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Recently I got asked for help by a colleague. She had helped a friend set up a spreadsheet to track his income and expenditure on his properties. Of course he had started off with one and that was easy to track but he had been very successful and was now up to 20 and found tracking his income and expenditure really tricky in the format she had used. Different properties were on different sheets so it was nearly impossible to get an overview. He was coming to the end of the year and looking to see how to make it easier.

I gave this some thought. My thinking was the following:

  1. How can I make this relatively easy to use?
  2. How can I make it so that he can easily add new properties/costs etc.
  3. How can I set it up so that he can get a quick snapshot of what his income and taxable liability should be?

So I decided to go the pivot table route…but worked to keep it as easy as possible. So I am doing this over 2 blog posts. In this first blog post, I will show you how to set up your data so that it’s pivot table friendly and in the next blog post (to be published on 18/11/2013)  I will show you how to create a  pivot table from it that gives you your summary view.

I’ve got the sample ready for you at the bottom of this blog post.  

First step:

  1. Create a data entry sheet (called. ..surprisingly enough…Data Entry) . I’ve added the following headings:
    1. Property Name: Enter a name you can identify the property by
    2. Amount – Full: (this is the actual amount paid or received). If it’s a cost enter it as a minus e.g. -25
    3. Amount – Taxable (Not all of all expenses are allowed for tax purposes, this is where you can enter the amount that IS tax-deductible). If it’s a cost, enter it as a minus e.g. -20
    4. Date: Just enter date of transaction (and if you are not sure of the date, just enter the first day of the month)
    5. Category: – Broadly speaking, a transaction will be income or expense. Rent is income (assuming you are receiving it and mortgage payments, repairs etc are expenses)
    6. Description: This is for yourself later so that you know what it relates to.

Data Entry guidelines:

Assuming every property will receive a monthly rent, you will need to enter 12 rows for this e.g. an entry for every month.  Assign it the category Income. Description is optional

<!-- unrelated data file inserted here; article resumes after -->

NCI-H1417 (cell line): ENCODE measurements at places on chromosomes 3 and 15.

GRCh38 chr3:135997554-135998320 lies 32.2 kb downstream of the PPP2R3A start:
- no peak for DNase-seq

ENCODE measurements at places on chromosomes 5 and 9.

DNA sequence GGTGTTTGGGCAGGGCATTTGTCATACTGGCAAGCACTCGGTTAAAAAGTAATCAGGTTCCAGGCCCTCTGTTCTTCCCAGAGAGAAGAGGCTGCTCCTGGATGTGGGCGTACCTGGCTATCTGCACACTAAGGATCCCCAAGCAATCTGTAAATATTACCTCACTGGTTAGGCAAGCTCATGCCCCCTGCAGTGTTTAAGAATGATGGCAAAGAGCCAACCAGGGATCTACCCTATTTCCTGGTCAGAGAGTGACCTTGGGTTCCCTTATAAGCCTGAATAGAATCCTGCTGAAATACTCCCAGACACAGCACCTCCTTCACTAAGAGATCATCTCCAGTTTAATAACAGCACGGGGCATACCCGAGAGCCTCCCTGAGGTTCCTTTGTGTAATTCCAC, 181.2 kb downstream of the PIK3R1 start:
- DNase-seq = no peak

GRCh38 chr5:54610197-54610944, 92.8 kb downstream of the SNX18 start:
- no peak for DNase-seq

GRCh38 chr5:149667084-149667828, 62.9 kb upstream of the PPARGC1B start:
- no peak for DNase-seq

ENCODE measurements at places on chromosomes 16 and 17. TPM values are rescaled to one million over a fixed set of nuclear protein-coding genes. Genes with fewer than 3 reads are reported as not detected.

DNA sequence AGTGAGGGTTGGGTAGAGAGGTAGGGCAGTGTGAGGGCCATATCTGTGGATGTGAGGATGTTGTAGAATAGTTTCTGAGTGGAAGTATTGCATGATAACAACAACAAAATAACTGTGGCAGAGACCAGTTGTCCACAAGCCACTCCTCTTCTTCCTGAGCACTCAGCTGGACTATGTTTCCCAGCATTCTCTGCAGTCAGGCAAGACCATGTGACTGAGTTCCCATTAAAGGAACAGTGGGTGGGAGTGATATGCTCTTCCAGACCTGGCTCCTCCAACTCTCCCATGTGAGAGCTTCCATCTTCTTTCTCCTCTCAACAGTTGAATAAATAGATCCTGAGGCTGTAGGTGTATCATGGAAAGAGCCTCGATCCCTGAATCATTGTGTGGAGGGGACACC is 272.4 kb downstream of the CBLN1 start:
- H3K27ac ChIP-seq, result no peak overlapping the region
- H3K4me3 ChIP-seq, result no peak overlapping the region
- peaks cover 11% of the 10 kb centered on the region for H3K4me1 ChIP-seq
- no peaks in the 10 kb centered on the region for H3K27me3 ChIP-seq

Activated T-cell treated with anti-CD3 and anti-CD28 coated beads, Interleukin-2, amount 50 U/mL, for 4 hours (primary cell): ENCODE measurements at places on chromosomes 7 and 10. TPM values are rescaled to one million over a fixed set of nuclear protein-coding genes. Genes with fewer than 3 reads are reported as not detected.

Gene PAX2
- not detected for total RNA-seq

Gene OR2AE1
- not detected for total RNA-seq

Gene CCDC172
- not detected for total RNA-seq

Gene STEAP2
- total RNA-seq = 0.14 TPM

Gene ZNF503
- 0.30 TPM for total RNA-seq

For Costs: Enter the property name, the full Amount (with a minus), taxable amount e.g. if you have paid €100 for repairs but you can only deduct €80 for tax purposes . Enter- €100 under Amount-Full and -80 under Amount-Taxable. Enter the date and assign it a category e.g. Cost.

You can add a further description in Description or you can add a comment by right clicking on the cell and going to Insert Comment

When you have added in some sample data – convert this to a table (Insert – Table). This will make our Property Portfolio Data Entry much more pivot table friendly. We will be covering this in the next blog post.

Have fun with this. The beauty of this is that it’s a template that can be adapted to quite a few situations…

As always if you have any comments/suggestions, please feel free to add them :-)

 

Excel Products for Sale

Here are products from some of my favourite Excel authors and bloggers. Please note these are affiliate links so I do earn a small commission from every sale.

MrExcel.com

Mr. Excel (aka Bill Jelen) is one of the Excel gurus. I love his stuff. He also has a slightly bonkers delivery (What! Excel! Fun!)  that I thoroughly enjoy. And of course anyone who calls his Excel publishing book company Holy Macro! gets my vote.

MyExcelOnline.com

Xtreme Pivot Tables course

This is a very comprehensive course on pivot tables. It includes videos and workbooks. There are over 200 hours of videos on it and it takes you from having no knowledge of pivot tables to being a power user. If you know everything in this course, you know an awful lot about pivot tables. John explains the concepts in bite size chunks so they are easy to follow and even provides a tutorial spreadsheet so you can track your progress. This would be money well spent. If you would like to become the go-to person in your organisation for pivot tables, this would be an excellent starting point.

He also has a useful Pivot Table webinar…

This is also a useful chart helper. 

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Excel UserForms for Data Entry

The Excel UserForms for Data Entry ebook kit will take you through the steps to build a UserForm that stores data on a hidden worksheet. No programming skills are required — everything is explained in simple steps, with written instructions, screen shots, videos and workbooks.

PivotPowerPremiumRibbon

The PivotPower Premium add-in saves you time and effort, when working with Excel pivot tables. For example, you can quickly:
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2 Responses to “Using Excel to track property rent and expenses | 01 of 02 – Getting data set up”

  1. shamsu says:

    sing Excel to track property rent and expenses | 01 of 02 – Getting data set up
    Published on November 11, 2013 by admin in Excel | General
    0
    Hi I looking for the second part of this template can u mail the same to me
    regrads
    shamsu

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